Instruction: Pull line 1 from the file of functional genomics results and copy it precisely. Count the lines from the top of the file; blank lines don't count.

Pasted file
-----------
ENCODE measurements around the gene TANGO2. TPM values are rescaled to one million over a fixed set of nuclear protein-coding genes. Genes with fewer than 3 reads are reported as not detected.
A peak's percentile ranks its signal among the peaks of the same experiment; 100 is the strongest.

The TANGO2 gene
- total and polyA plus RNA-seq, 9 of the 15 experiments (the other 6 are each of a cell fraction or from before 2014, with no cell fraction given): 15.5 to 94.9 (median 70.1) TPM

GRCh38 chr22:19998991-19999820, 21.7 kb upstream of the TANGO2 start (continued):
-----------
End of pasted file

ENCODE measurements around the gene TANGO2. TPM values are rescaled to one million over a fixed set of nuclear protein-coding genes. Genes with fewer than 3 reads are reported as not detected.